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Rated: 13+ · Short Story · Supernatural · #1044477
An embittered vampire makes a bizarre encounter.
         He was nearly blind with drink by now, stumbling out into the parking lot. He tripped and fell to the ground as though someone had cut his puppet strings. If I waited too long, I would lose him; five more minutes and he was sure to drown in a puddle of his own vomit. What had he said his name was? Joseph? Jacob?
         I giggled in pretended tipsiness and dragged the hapless drunk – James, I suddenly remembered -- to his feet. His head came up and his eyes met mine; his beer-befuddled brain took a minute to sort out which was was up. “Wherrre we...where we goinnnn’?” he slurred.
         “Come on, honey,” I cooed, suppressing my nausea. “Why don’t you just come back here with me?” Fighting the urge to wrinkle my nose in disgust – not that I thought he would notice – I watched the familiar gleam of lust and drunken stupidity reawaken. He was sickeningly eager to follow me wherever I wanted to lead him. If I’d still had any misgivings, they would have abandoned me now.
         Due to the man’s momentary lack of motor skills, I had to practically drag him back behind the bar, which is not to say he was unwilling. When we got there he shook off my supportive hand and shifted his own dirty paws to my waist. I stepped towards him slightly, waiting for the perfect moment; when his fingers began to stray lower, I lost the ability to restrain myself.
         There was a moment in which, despite his drunken stupor, James seemed to recognize that something was not as it should be. Unfortunately for him, the time for escape was long past. He felt something cold and sharp on his neck, and his grip slackened. A second later my fangs were two centimeters deep in his jugular vein. Salty and thin with cheap beer, his blood spilled out onto my parched lips and tongue, gushing down my throat until it saturated my whole self.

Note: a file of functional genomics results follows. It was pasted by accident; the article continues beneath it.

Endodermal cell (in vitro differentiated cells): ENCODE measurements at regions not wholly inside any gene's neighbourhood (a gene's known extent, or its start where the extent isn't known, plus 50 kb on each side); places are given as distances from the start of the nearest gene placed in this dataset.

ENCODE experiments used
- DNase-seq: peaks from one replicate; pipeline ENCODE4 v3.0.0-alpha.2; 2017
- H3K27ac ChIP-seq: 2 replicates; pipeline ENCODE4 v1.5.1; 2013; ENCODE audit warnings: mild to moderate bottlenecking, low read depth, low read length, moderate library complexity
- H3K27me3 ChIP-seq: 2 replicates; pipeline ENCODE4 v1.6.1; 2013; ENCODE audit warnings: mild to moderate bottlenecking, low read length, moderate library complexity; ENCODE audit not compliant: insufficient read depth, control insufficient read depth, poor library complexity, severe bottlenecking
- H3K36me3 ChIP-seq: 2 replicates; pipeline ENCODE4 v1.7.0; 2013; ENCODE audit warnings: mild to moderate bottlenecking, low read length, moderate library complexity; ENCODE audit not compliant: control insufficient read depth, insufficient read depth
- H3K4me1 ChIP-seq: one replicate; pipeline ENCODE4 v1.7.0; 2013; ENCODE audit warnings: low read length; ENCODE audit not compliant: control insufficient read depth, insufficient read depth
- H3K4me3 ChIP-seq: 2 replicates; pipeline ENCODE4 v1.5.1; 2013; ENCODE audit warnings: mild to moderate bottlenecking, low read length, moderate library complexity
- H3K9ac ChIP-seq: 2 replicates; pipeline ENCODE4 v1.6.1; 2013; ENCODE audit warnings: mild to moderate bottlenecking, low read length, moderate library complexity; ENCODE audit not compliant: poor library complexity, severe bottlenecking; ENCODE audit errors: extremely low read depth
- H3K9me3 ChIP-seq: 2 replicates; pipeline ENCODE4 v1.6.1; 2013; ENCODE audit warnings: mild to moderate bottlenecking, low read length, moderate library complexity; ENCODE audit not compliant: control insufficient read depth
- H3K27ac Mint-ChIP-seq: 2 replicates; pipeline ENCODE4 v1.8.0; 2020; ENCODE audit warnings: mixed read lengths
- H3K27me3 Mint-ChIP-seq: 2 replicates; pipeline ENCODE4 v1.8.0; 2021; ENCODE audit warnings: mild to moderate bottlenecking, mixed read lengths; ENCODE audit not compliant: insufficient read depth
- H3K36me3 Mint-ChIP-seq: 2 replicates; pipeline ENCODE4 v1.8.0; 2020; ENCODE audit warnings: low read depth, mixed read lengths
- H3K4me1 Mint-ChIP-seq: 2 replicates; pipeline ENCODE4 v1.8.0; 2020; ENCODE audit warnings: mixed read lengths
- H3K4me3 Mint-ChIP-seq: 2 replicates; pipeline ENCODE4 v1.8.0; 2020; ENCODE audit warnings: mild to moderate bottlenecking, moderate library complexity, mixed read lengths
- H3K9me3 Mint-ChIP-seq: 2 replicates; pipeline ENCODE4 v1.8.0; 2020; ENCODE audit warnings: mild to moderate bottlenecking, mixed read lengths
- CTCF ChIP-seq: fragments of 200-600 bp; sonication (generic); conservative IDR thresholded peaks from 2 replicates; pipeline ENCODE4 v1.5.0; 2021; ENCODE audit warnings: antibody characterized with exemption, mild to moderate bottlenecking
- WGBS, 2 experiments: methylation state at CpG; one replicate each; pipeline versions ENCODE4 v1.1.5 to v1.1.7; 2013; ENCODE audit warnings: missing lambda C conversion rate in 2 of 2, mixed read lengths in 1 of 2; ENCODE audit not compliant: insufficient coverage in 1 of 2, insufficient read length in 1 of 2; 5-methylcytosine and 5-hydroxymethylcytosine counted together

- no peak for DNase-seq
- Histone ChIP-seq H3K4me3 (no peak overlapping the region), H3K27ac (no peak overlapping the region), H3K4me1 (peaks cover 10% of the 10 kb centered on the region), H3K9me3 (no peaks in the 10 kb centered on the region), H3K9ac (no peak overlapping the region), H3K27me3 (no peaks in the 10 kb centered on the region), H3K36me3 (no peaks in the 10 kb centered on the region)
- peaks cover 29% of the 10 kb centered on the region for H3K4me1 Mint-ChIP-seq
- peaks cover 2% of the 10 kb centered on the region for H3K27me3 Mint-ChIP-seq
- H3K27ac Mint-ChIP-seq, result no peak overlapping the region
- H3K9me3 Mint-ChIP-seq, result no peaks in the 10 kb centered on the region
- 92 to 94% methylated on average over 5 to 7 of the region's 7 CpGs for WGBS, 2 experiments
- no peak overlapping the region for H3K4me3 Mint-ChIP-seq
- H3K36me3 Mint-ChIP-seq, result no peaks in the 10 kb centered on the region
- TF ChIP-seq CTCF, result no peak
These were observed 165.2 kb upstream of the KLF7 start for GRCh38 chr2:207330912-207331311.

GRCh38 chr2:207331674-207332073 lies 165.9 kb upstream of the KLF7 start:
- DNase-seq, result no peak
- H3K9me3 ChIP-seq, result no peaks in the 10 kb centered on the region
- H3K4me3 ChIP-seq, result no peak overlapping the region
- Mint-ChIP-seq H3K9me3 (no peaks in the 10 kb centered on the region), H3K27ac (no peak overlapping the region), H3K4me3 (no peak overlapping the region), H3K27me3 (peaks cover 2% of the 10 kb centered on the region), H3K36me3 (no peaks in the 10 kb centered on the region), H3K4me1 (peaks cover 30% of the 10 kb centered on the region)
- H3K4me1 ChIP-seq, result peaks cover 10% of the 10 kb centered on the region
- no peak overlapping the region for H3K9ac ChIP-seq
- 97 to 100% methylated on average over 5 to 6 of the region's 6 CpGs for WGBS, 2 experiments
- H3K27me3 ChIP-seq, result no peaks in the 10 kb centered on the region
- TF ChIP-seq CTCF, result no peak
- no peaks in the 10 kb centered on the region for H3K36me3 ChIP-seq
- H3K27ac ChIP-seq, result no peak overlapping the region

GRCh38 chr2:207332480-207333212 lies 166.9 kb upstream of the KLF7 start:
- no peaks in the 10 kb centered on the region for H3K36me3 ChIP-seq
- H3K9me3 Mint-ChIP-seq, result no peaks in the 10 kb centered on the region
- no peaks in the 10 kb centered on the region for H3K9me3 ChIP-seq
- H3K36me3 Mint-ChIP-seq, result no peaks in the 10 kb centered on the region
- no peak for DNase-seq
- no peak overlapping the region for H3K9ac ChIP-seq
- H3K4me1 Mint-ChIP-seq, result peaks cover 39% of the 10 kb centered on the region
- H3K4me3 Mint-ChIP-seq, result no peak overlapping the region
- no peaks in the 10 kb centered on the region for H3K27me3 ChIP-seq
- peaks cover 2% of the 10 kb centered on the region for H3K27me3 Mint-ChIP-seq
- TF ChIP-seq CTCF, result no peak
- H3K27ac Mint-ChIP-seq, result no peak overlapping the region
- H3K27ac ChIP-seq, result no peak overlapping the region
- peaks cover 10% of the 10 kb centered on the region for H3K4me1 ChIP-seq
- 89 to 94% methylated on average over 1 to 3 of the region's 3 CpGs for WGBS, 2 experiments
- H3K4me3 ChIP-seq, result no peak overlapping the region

Refreshed, I let fall the dry husk of a worthless man named James and looked up at the sky. I estimated that it was perhaps two in the morning; that left me several hours to enjoy myself before the sun rose.
         “That was very impressive,” said the man watching me from the shadows. “Clean. Traceless. There’s so little blood left, he probably won’t even have a bruise.” He wore all black, and his hair was dark as well. Thick shadows behind the bar hid the features of his face; he could have been any race, any age, any kind of man. Despite the strong smell – even stronger than most mortals’ – he had a sense of otherworldliness. I thought that if I had still been capable of such a thing, I might have felt a chill down my spine. I raised my lip to reveal a set of long, sharp teeth: stay away, they warned.
         Unperturbed by the silence, the mortal shadow continued. “I suppose you’re the one they call Ghufran.”
         Despite my determination to keep silent, words of censure hissed acid-like from my tongue. “That name is not for your use.” I would have my revenge for his disrespect.
         Instead of reacting in fear, this anomaly seemed polite as ever. “It’s a strange name. I had to look it up.” He sounded surprised at himself, a little embarassed. “Arabic. Means ‘forgiveness,’ doesn’t it? Strange name, especially for a –”